|This photo, provided by the Korea Development Institute, shows Maurice Obstfeld, a professor at University of California Berkeley, Sept. 21. Yonhap|
Maurice Obstfeld, a renowned U.S. economist, said Wednesday the opening of a currency swap line will help stabilize the foreign exchange market but voiced doubts about the possibility of the U.S. clinching a standing swap line deal exclusively with Korea.
Obstfeld, a professor at the University of California Berkeley, also dismissed concerns that the Korean won's recent sharp weakness against the U.S. dollar might point to the country facing another financial crisis.
The professor was in Seoul to deliver a keynote speech at the G20 global financial stability conference, co-hosted by the finance ministry and the Korea Development Institute (KDI).
"I've long been an advocate of more extensive international swap lines," Obstfeld told reporters.
He said he hopes to see the Fed clinch permanent swap lines with more countries as the swap facilities will help promote global financial stability and stabilize the foreign exchange market.
"I personally think Korea is the terrific candidate for such a standing swap line, though I wouldn't expect the Fed to extend a line exclusively to Korea."
Korea's presidential office said President Yoon Suk-yeol and U.S. President Joe Biden could discuss the possibility of a currency swap deal between the two countries when they meet in New York this week on the sidelines of the U.N. General Assembly meeting.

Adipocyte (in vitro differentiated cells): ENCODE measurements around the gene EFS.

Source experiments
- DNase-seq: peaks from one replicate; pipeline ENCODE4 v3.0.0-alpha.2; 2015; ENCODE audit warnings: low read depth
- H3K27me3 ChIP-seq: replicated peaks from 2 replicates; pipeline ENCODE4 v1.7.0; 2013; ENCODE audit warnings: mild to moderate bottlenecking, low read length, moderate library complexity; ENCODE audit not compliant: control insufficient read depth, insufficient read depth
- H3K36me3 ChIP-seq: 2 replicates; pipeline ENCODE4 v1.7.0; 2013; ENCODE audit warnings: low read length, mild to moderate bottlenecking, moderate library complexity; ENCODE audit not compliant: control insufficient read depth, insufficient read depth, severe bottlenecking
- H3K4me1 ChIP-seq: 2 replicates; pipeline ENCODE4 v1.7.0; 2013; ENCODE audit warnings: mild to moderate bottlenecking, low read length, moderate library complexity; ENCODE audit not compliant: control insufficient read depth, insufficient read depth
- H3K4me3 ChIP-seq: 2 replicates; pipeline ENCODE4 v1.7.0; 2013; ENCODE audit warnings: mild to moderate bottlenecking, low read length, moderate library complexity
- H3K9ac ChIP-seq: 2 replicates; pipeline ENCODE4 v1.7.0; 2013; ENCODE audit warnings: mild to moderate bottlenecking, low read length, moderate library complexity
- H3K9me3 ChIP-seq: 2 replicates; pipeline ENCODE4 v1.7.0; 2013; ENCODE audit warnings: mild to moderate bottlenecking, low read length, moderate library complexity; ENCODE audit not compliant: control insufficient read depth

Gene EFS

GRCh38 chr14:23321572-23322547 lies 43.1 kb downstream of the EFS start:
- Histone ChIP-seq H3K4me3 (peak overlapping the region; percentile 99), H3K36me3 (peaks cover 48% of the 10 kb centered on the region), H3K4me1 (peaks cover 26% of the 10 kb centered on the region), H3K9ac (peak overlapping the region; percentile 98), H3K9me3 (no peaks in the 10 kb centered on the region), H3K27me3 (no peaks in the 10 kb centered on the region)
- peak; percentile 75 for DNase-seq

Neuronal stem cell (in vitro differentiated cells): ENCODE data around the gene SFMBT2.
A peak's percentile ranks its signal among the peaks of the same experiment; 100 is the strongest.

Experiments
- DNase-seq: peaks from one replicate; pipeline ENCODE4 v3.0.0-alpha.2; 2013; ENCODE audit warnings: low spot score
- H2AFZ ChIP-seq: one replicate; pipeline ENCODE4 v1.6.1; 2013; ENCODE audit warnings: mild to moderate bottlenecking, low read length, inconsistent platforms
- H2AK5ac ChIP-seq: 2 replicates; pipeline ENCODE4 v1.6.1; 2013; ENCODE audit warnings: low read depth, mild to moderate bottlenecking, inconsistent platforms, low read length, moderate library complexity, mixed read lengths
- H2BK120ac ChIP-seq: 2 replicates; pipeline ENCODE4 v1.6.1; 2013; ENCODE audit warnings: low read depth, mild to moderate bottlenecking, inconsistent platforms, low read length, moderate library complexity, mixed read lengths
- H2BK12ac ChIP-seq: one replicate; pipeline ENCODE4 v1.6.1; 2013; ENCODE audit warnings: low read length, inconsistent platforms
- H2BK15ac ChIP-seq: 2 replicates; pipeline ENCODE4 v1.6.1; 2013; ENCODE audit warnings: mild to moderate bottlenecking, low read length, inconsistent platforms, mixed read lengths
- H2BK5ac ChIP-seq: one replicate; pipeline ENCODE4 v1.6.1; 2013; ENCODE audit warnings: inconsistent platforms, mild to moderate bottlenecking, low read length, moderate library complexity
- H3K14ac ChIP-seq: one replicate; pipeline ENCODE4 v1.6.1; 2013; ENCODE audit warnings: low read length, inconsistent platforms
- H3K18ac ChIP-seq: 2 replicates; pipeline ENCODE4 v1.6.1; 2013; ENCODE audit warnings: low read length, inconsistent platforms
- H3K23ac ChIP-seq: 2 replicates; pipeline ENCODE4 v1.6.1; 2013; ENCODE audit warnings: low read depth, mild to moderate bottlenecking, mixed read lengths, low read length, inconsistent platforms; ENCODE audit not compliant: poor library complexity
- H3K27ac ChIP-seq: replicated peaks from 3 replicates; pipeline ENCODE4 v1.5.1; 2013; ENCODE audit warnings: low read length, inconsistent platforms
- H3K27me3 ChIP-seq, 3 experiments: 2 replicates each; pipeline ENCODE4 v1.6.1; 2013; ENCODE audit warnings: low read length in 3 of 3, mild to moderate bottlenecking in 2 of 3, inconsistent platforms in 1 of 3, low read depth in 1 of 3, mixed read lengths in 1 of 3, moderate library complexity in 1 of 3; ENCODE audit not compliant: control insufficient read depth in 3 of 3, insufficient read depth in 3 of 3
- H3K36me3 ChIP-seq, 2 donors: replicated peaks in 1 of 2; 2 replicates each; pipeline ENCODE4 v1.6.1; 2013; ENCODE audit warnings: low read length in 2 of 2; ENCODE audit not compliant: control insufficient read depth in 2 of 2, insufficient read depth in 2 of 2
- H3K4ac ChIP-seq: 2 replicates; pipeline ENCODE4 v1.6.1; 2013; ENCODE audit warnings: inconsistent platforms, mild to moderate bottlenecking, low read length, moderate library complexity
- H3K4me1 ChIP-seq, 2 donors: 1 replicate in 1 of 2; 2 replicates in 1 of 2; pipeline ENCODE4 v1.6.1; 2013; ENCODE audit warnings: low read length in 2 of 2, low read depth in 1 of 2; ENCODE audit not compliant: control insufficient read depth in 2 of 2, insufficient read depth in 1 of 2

Korea's $60 billion currency swap line with the U.S. expired at the end of last year. The Bank of Korea and the Fed signed the swap facility in March 2020 to ease market routs caused by the pandemic and had extended the deal three times.
Market experts raised the need to reopen the currency swap line with the U.S. as the Korean currency has sharply slid some 14 percent against the greenback amid the Fed's aggressive monetary tightening.
Last week, the won tumbled below the 1,390 won mark against the U.S. dollar for the first time in over 13 years. The won's sharp weakness has raised concerns about capital outflows and complicated policymakers' efforts to curb inflation.
"Now I understand that for some the current level of the exchange rate creates a cycle, a psychological reminder of past crises. Korea has definitely not been anything comparable to those past crises of the late 90s or the late early 2000s," Obstfeld said.
The former chief economist at the International Monetary Fund said the won's real exchange rate is "actually quite strong in historical terms" and Korea's economic fundamentals remain in a "robust shape."
He also said he does not think foreign exchange authorities' intervention in the currency market is effective and recommended Korea safeguard its foreign reserves for other purposes. (Yonhap)